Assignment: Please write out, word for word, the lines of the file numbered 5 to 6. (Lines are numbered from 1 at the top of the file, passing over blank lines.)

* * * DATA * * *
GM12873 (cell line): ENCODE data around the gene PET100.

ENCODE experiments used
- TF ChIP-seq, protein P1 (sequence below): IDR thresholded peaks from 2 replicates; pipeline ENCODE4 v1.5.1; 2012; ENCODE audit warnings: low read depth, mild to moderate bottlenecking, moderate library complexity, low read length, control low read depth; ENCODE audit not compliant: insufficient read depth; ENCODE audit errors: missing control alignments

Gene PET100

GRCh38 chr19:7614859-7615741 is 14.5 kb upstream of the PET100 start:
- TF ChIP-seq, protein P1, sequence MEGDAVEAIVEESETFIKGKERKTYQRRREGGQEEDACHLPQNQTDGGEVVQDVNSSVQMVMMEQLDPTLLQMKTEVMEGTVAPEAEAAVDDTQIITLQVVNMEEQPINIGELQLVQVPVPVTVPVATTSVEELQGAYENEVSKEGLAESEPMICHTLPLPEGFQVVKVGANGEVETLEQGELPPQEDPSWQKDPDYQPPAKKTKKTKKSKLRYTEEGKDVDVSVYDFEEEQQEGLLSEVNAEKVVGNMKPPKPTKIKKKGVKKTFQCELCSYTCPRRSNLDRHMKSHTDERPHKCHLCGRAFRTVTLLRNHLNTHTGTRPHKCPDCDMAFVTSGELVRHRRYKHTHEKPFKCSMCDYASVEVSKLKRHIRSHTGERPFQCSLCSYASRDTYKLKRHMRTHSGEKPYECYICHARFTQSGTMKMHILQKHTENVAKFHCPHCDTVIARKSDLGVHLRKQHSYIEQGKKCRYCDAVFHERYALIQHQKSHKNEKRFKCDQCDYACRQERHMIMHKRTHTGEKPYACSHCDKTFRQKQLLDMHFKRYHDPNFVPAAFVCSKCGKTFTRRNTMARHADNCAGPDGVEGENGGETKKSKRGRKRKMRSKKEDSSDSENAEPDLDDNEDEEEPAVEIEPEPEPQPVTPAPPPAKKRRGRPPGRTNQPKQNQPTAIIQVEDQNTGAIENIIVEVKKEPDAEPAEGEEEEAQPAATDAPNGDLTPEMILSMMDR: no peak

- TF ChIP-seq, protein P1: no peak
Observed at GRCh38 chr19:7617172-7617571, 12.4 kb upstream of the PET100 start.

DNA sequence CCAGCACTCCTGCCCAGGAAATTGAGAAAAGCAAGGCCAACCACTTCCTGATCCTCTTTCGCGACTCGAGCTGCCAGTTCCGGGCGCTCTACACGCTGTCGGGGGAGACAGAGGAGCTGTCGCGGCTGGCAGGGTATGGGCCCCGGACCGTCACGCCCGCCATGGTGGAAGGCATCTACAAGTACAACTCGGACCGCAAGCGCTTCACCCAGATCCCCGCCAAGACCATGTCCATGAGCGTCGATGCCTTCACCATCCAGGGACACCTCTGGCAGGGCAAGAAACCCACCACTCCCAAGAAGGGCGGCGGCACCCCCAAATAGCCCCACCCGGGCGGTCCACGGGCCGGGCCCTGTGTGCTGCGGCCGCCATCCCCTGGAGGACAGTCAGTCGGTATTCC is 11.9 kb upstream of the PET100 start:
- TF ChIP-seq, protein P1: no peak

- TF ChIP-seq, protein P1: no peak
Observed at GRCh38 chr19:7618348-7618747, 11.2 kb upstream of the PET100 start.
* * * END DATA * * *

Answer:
GRCh38 chr19:7614859-7615741 is 14.5 kb upstream of the PET100 start:
- TF ChIP-seq, protein P1, sequence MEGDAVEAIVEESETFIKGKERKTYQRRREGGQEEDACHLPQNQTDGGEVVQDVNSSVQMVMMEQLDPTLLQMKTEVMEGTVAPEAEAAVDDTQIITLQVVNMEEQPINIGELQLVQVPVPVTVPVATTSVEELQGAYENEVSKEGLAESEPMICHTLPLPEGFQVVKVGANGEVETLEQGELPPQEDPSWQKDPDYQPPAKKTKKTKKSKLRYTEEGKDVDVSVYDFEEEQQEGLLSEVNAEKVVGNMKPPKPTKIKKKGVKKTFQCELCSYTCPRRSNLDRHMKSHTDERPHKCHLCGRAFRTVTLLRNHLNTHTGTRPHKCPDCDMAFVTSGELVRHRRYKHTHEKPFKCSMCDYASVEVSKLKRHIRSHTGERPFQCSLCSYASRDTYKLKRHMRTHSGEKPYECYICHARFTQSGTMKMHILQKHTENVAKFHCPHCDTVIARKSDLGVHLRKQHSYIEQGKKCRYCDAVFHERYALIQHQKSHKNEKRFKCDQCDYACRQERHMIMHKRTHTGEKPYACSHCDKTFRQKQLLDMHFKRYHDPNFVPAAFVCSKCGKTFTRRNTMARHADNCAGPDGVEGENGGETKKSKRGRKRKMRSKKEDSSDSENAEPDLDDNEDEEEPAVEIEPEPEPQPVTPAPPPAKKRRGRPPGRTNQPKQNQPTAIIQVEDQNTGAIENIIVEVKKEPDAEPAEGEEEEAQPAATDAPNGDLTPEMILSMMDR: no peak